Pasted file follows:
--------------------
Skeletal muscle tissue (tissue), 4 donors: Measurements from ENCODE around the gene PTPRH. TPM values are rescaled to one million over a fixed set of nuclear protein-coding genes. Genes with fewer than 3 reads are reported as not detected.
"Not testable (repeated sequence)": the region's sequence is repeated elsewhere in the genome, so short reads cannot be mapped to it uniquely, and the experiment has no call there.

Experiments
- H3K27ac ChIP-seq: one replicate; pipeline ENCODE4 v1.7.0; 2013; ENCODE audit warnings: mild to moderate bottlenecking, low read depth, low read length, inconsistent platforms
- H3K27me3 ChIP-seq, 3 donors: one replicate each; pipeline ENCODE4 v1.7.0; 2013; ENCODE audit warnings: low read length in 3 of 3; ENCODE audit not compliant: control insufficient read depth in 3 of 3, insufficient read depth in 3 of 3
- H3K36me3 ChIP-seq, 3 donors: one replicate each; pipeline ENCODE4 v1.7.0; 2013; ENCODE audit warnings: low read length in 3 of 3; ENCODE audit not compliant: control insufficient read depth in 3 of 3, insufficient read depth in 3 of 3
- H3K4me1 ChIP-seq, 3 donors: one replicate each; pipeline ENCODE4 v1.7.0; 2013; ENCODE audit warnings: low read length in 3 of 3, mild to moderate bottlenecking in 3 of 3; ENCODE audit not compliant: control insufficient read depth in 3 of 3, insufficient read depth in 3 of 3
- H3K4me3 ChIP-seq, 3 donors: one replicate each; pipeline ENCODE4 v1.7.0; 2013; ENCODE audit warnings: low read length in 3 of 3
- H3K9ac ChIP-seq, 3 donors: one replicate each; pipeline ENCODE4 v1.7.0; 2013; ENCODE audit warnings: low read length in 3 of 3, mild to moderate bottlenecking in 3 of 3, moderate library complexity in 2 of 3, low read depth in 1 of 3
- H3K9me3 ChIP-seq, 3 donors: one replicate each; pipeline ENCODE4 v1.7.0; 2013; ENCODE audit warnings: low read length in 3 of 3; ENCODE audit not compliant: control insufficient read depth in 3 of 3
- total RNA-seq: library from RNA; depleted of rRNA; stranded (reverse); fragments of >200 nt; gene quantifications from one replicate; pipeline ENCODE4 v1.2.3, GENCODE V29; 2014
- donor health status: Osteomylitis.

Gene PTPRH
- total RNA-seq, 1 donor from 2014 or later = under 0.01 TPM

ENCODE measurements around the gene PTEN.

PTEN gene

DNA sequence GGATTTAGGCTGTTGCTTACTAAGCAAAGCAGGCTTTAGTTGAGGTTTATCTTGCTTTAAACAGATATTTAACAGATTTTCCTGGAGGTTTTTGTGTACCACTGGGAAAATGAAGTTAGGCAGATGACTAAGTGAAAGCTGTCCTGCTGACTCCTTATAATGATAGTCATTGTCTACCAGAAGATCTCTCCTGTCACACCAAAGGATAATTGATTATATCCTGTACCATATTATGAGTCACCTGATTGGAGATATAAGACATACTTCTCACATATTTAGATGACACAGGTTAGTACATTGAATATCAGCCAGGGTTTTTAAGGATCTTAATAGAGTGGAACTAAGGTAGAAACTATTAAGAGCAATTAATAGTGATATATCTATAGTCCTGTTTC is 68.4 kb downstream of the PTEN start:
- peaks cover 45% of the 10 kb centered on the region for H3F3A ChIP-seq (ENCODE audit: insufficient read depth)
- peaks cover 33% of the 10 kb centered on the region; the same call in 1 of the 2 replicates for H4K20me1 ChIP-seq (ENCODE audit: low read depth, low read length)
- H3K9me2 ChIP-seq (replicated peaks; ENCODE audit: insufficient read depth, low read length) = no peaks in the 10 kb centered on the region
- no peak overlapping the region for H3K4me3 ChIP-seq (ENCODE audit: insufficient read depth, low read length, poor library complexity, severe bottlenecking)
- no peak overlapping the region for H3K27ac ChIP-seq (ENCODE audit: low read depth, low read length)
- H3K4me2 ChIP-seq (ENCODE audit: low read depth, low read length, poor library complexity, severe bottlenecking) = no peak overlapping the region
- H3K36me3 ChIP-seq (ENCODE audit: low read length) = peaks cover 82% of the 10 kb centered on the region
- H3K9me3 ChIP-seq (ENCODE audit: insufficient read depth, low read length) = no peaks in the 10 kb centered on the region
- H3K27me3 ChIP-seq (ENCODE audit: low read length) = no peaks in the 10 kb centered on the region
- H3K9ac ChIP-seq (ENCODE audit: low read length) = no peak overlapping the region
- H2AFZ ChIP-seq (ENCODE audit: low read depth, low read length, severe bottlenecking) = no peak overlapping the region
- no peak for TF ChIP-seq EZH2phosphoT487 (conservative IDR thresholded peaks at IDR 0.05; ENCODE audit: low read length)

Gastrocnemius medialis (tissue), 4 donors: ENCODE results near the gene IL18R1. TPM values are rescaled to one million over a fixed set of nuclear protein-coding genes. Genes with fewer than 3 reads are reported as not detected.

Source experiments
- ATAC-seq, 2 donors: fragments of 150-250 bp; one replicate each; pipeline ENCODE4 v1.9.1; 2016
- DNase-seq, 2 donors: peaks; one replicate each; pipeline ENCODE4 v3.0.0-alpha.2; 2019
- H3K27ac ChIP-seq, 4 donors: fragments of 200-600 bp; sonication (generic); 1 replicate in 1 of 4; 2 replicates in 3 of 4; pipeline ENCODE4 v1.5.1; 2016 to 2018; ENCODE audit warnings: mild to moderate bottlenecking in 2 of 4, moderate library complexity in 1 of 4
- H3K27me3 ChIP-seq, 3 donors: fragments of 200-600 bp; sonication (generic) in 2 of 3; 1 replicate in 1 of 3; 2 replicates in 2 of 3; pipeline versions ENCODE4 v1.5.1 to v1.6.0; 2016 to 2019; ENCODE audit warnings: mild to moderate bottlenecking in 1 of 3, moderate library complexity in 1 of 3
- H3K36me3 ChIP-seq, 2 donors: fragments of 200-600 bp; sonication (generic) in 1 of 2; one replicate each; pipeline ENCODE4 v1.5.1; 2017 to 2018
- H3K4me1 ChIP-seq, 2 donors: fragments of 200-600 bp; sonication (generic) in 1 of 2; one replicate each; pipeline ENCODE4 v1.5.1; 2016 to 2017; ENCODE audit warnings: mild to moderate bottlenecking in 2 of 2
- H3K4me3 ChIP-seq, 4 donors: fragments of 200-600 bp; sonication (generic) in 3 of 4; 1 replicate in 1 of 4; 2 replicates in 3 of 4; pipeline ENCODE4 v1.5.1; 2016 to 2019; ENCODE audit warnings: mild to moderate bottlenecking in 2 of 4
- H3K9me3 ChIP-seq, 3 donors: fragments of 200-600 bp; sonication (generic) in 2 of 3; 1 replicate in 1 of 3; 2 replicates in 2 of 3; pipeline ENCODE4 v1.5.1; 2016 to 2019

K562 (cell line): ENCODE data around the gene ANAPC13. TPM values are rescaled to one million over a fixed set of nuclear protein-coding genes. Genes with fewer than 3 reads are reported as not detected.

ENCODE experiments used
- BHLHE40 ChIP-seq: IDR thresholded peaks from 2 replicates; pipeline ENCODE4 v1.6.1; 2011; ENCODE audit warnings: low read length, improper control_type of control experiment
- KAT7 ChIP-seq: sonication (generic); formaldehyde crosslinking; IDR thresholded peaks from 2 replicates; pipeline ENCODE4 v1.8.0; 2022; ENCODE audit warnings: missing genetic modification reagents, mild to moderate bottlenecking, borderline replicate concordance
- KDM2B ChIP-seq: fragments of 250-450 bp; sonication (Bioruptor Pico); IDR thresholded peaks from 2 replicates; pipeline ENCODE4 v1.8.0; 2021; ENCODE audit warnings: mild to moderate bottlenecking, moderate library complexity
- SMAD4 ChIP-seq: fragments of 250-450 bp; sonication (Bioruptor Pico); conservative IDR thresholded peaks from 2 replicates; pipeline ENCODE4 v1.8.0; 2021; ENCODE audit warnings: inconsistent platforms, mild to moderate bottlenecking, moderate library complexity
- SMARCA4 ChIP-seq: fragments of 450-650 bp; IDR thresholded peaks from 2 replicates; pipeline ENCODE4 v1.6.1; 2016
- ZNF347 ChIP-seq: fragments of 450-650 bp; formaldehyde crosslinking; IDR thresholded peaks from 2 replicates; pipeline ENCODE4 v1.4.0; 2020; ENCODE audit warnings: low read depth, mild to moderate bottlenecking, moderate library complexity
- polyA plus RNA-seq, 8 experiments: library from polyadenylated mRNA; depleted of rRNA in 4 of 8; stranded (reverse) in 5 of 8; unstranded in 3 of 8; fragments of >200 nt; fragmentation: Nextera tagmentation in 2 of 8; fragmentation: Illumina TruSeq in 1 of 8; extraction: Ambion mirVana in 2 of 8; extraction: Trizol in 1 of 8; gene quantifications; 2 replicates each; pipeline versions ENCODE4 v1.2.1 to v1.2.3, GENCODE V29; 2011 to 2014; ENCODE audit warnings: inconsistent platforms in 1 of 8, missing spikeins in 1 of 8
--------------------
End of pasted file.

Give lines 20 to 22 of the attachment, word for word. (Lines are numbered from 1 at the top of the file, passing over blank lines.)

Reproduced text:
- H3K9me2 ChIP-seq (replicated peaks; ENCODE audit: insufficient read depth, low read length) = no peaks in the 10 kb centered on the region
- no peak overlapping the region for H3K4me3 ChIP-seq (ENCODE audit: insufficient read depth, low read length, poor library complexity, severe bottlenecking)
- no peak overlapping the region for H3K27ac ChIP-seq (ENCODE audit: low read depth, low read length)